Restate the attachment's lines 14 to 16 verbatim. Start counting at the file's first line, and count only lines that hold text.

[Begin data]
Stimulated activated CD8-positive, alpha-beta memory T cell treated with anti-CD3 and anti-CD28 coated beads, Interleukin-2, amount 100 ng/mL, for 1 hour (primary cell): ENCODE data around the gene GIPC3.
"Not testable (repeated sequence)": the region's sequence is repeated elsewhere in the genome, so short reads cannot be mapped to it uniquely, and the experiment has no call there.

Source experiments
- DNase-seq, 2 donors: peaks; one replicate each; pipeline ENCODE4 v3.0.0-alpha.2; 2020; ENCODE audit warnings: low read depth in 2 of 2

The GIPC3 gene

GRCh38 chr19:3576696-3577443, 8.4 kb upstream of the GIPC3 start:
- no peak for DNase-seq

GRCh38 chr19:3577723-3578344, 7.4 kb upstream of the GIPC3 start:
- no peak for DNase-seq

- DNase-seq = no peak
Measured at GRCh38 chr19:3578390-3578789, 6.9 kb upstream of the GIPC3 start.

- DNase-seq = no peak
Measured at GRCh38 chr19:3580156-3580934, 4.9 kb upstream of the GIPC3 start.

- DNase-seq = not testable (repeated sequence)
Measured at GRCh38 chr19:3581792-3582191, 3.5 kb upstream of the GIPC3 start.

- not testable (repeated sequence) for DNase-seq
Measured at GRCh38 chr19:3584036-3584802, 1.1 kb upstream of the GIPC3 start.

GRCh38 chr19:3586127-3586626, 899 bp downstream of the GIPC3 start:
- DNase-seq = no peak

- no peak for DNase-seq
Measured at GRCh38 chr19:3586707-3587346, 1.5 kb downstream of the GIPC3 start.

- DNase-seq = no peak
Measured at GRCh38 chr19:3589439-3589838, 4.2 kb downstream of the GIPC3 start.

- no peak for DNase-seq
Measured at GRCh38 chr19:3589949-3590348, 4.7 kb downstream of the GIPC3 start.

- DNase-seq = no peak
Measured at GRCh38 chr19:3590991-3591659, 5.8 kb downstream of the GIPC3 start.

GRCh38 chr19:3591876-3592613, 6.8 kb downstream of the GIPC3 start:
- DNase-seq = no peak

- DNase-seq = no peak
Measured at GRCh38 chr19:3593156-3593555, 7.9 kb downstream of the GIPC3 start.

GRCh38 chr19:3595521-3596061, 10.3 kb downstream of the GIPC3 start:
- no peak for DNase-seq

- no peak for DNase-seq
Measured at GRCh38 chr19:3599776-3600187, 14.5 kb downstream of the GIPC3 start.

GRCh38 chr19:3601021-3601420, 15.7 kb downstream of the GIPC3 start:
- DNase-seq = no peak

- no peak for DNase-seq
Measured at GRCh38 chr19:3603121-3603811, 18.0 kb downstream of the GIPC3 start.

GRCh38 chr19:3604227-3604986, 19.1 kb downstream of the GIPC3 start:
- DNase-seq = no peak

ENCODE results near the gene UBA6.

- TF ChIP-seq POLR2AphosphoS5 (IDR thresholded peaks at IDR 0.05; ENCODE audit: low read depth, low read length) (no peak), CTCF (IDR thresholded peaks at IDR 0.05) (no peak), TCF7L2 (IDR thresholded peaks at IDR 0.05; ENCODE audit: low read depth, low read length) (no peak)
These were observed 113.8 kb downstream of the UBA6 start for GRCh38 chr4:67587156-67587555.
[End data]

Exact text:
- DNase-seq = not testable (repeated sequence)
Measured at GRCh38 chr19:3581792-3582191, 3.5 kb upstream of the GIPC3 start.

- not testable (repeated sequence) for DNase-seq